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01.12.2014 | Research | Ausgabe 1/2014 Open Access

Respiratory Research 1/2014

Impact of inflammation, emphysema, and smoking cessation on V/Q in mouse models of lung obstruction

Zeitschrift:
Respiratory Research > Ausgabe 1/2014
Autoren:
Brian N Jobse, Cory AJR McCurry, Mathieu C Morissette, Rod G Rhem, Martin R Stämpfli, Nancy Renée Labiris
Wichtige Hinweise

Electronic supplementary material

The online version of this article (doi:10.​1186/​1465-9921-15-42) contains supplementary material, which is available to authorized users.

Competing interests

Financial Support: Firestone Institute of Respiratory Health – AstraZeneca Collaboration Unrestricted Grant; The Canadian Institutes of Health Research; N.R. Labiris holds an internal Department of Medicine Career Award.

Authors’ contributions

BNJ was involved in concept and design, experimentation and collection of biological and imaging data, analysis, drafting and review of the manuscript. CAJRM was involved in experimentation and collection of biological and imaging data. MCM was involved in experimentation and collection of biological data as well as review of the manuscript. RGR was involved in collection and analysis of imaging data. MRS contributed to concept and design and review of the manuscript. NRL contributed to concept and design and review/editing of the manuscript. All authors read and approved the final manuscript.

Abstract

Background

Chronic obstructive pulmonary disease (COPD) is known to greatly affect ventilation (V) and perfusion (Q) of the lung through pathologies such as inflammation and emphysema. However, there is little direct evidence regarding how these pathologies contribute to the V/Q mismatch observed in COPD and models thereof. Also, little is known regarding how smoking cessation affects V/Q relationships after inflammation and airspace enlargement have become established. To this end, we have quantified V/Q on a per-voxel basis using single photon emission computed tomography (SPECT) in mouse models of COPD and lung obstruction.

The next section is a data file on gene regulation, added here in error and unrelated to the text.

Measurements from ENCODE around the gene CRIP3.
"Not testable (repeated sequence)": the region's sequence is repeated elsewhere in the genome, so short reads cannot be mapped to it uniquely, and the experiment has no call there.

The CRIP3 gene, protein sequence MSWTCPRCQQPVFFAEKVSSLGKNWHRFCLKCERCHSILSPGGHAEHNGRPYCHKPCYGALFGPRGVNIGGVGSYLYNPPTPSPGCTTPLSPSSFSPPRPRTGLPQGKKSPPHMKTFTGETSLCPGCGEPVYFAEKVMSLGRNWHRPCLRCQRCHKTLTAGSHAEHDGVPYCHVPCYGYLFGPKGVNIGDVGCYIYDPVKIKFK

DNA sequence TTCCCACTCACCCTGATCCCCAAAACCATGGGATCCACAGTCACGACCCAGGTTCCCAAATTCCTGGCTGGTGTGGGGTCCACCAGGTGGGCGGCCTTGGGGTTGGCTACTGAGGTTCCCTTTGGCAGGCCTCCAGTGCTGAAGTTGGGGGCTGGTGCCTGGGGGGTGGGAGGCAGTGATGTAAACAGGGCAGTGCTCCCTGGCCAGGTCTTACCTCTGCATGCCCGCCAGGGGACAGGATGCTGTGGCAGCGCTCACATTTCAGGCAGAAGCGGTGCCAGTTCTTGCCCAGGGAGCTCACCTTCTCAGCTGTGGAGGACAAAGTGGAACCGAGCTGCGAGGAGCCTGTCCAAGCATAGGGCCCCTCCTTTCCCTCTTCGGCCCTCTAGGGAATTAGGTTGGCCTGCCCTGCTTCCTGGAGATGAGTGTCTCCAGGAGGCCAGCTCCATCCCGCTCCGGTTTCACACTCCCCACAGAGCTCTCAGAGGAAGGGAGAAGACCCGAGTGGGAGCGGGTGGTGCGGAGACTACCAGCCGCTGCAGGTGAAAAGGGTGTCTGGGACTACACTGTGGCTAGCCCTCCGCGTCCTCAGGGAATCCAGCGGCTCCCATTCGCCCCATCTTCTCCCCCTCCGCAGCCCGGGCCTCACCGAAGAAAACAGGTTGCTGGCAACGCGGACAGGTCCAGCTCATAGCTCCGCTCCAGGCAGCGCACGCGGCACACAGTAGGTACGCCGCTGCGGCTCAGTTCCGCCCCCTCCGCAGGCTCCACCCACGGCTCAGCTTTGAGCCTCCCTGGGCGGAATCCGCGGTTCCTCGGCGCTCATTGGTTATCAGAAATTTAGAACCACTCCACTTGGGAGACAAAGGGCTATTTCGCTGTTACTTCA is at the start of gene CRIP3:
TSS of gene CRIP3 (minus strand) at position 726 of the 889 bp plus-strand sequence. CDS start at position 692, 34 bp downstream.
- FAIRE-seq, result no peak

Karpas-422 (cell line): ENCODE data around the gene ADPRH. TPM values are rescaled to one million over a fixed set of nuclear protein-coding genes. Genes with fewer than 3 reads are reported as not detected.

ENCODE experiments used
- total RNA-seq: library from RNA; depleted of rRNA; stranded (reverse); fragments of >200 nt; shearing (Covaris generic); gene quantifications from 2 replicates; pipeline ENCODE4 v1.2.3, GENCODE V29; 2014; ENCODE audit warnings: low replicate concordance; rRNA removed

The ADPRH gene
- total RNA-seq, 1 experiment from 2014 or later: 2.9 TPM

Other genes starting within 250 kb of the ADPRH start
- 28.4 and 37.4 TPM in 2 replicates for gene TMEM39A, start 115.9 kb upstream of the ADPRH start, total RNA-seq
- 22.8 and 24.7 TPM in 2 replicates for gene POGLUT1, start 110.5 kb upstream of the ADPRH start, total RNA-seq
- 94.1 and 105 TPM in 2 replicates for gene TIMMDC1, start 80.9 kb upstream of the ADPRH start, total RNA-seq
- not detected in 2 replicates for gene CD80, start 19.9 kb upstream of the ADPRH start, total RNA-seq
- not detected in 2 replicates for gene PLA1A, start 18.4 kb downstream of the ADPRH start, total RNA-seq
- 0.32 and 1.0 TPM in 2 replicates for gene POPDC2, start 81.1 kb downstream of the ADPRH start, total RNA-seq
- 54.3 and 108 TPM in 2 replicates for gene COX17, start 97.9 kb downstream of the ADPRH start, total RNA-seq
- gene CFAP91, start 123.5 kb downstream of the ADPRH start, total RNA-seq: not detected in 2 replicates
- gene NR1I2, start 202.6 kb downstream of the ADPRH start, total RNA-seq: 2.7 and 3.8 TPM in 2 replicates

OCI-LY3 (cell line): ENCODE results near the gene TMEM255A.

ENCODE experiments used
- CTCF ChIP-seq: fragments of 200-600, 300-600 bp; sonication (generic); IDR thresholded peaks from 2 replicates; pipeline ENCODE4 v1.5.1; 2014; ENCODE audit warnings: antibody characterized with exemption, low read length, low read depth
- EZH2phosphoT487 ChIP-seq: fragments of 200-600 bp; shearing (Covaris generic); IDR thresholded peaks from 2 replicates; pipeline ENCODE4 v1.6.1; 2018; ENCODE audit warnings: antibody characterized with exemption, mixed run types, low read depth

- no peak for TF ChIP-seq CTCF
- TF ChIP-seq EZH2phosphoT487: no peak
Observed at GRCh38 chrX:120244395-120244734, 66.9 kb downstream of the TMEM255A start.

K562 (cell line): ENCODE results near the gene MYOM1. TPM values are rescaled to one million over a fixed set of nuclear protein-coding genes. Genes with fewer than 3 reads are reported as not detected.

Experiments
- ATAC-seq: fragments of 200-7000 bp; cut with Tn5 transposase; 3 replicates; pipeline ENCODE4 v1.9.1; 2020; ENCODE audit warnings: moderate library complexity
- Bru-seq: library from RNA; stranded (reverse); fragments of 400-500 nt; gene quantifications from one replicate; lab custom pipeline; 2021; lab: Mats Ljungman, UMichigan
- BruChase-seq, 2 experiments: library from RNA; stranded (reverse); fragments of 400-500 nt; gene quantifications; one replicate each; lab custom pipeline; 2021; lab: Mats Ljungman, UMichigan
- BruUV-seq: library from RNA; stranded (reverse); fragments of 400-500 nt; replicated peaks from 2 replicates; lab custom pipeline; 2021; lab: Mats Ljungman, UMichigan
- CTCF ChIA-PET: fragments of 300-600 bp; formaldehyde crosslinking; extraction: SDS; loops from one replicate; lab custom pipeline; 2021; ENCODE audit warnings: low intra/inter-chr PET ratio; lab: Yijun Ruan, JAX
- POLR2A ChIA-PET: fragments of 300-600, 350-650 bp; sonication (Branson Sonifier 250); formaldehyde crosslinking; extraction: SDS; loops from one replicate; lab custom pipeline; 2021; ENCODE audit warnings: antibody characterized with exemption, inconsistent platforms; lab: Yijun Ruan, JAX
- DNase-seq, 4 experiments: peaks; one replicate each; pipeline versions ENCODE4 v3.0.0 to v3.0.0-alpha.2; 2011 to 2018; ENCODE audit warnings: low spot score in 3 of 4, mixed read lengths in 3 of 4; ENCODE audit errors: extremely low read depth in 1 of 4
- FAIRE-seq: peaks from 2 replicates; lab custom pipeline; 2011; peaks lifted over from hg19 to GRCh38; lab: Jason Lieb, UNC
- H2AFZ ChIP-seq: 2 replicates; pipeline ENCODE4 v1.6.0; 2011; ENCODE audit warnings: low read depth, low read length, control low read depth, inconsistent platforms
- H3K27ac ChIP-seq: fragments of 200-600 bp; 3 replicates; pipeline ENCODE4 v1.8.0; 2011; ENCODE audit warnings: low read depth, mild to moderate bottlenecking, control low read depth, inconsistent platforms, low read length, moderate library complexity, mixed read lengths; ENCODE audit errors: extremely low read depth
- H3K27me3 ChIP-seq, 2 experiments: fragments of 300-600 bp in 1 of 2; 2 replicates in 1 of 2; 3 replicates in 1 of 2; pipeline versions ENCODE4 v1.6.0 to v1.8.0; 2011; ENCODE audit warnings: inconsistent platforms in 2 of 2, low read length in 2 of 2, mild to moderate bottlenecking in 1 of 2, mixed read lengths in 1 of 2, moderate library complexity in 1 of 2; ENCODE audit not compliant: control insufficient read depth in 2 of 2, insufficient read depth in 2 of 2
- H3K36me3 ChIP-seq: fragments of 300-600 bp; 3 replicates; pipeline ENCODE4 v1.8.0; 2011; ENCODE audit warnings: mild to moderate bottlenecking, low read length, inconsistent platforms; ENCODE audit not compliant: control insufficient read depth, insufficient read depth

Methods

Three distinct murine models were used to investigate the impact of different pathologies on V/Q, as measured by SPECT. Lipopolysaccharide (LPS) was used to produce neutrophilic inflammation, porcine pancreatic elastase (PPE) was used to produce emphysema, and long-term cigarette smoke (CS) exposure and cessation were used to investigate the combination of these pathologies.

Results

CS exposure resulted in an increase in mononuclear cells and neutrophils, an increase in airspace enlargement, and an increase in V/Q mismatching. The inflammation produced by LPS was more robust and predominantly neutrophilic, compared to that of cigarette smoke; nevertheless, inflammation alone caused V/Q mismatching similar to that seen with long-term CS exposure. The emphysematous lesions caused by PPE administration were also capable of causing V/Q mismatch in the absence of inflammation. Following CS cessation, inflammatory cell levels returned to those of controls and, similarly, V/Q measures returned to normal despite evidence of persistent mild airspace enlargement.

Conclusions

Both robust inflammation and extensive airspace enlargement, on their own, were capable of producing V/Q mismatch. As CS cessation resulted in a return of V/Q mismatching and inflammatory cell counts to control levels, lung inflammation is likely a major contributor to V/Q mismatch observed in the cigarette smoke exposure model as well as in COPD patients. This return of V/Q mismatching to control values also took place in the presence of mild airspace enlargement, indicating that emphysematous lesions must be of a larger volume before affecting the lung significantly. Early smoking cessation is therefore critical before emphysema has an irreversible impact on gas exchange.
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